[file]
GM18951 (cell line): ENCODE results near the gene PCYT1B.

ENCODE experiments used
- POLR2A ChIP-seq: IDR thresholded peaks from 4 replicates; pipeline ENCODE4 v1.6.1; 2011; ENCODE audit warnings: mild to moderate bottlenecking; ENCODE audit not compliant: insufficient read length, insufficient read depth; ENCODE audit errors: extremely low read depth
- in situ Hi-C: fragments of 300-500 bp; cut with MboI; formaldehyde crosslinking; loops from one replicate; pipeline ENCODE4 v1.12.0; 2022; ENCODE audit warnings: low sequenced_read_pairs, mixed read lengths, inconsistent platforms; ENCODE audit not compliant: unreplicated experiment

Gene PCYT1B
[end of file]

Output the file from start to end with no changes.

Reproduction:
GM18951 (cell line): ENCODE results near the gene PCYT1B.

ENCODE experiments used
- POLR2A ChIP-seq: IDR thresholded peaks from 4 replicates; pipeline ENCODE4 v1.6.1; 2011; ENCODE audit warnings: mild to moderate bottlenecking; ENCODE audit not compliant: insufficient read length, insufficient read depth; ENCODE audit errors: extremely low read depth
- in situ Hi-C: fragments of 300-500 bp; cut with MboI; formaldehyde crosslinking; loops from one replicate; pipeline ENCODE4 v1.12.0; 2022; ENCODE audit warnings: low sequenced_read_pairs, mixed read lengths, inconsistent platforms; ENCODE audit not compliant: unreplicated experiment

Gene PCYT1B